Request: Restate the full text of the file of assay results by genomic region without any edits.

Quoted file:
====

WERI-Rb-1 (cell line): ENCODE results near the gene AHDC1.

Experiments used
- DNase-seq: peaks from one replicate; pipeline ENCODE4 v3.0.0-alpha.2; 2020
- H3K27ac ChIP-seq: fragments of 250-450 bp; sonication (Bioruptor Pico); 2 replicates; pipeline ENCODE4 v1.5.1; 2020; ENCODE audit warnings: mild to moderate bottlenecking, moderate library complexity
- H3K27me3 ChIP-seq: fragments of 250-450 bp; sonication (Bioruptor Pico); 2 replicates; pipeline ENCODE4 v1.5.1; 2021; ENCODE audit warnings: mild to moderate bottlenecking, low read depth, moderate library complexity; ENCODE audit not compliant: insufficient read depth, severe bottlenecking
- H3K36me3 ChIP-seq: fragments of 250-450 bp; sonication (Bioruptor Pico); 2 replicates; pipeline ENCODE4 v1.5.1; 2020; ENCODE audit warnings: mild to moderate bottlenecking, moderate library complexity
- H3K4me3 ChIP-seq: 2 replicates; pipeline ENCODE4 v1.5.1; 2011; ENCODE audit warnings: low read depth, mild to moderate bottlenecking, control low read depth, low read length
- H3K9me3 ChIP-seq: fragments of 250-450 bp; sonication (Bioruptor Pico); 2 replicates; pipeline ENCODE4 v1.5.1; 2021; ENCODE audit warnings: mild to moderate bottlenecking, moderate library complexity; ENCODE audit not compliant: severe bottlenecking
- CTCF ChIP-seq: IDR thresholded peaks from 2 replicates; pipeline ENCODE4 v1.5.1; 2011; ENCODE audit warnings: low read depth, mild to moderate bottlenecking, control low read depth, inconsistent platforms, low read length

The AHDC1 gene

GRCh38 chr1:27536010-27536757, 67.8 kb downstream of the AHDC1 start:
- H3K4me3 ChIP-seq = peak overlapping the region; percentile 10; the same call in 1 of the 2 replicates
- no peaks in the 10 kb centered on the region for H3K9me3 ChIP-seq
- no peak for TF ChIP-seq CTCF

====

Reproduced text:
WERI-Rb-1 (cell line): ENCODE results near the gene AHDC1.

Experiments used
- DNase-seq: peaks from one replicate; pipeline ENCODE4 v3.0.0-alpha.2; 2020
- H3K27ac ChIP-seq: fragments of 250-450 bp; sonication (Bioruptor Pico); 2 replicates; pipeline ENCODE4 v1.5.1; 2020; ENCODE audit warnings: mild to moderate bottlenecking, moderate library complexity
- H3K27me3 ChIP-seq: fragments of 250-450 bp; sonication (Bioruptor Pico); 2 replicates; pipeline ENCODE4 v1.5.1; 2021; ENCODE audit warnings: mild to moderate bottlenecking, low read depth, moderate library complexity; ENCODE audit not compliant: insufficient read depth, severe bottlenecking
- H3K36me3 ChIP-seq: fragments of 250-450 bp; sonication (Bioruptor Pico); 2 replicates; pipeline ENCODE4 v1.5.1; 2020; ENCODE audit warnings: mild to moderate bottlenecking, moderate library complexity
- H3K4me3 ChIP-seq: 2 replicates; pipeline ENCODE4 v1.5.1; 2011; ENCODE audit warnings: low read depth, mild to moderate bottlenecking, control low read depth, low read length
- H3K9me3 ChIP-seq: fragments of 250-450 bp; sonication (Bioruptor Pico); 2 replicates; pipeline ENCODE4 v1.5.1; 2021; ENCODE audit warnings: mild to moderate bottlenecking, moderate library complexity; ENCODE audit not compliant: severe bottlenecking
- CTCF ChIP-seq: IDR thresholded peaks from 2 replicates; pipeline ENCODE4 v1.5.1; 2011; ENCODE audit warnings: low read depth, mild to moderate bottlenecking, control low read depth, inconsistent platforms, low read length

The AHDC1 gene

GRCh38 chr1:27536010-27536757, 67.8 kb downstream of the AHDC1 start:
- H3K4me3 ChIP-seq = peak overlapping the region; percentile 10; the same call in 1 of the 2 replicates
- no peaks in the 10 kb centered on the region for H3K9me3 ChIP-seq
- no peak for TF ChIP-seq CTCF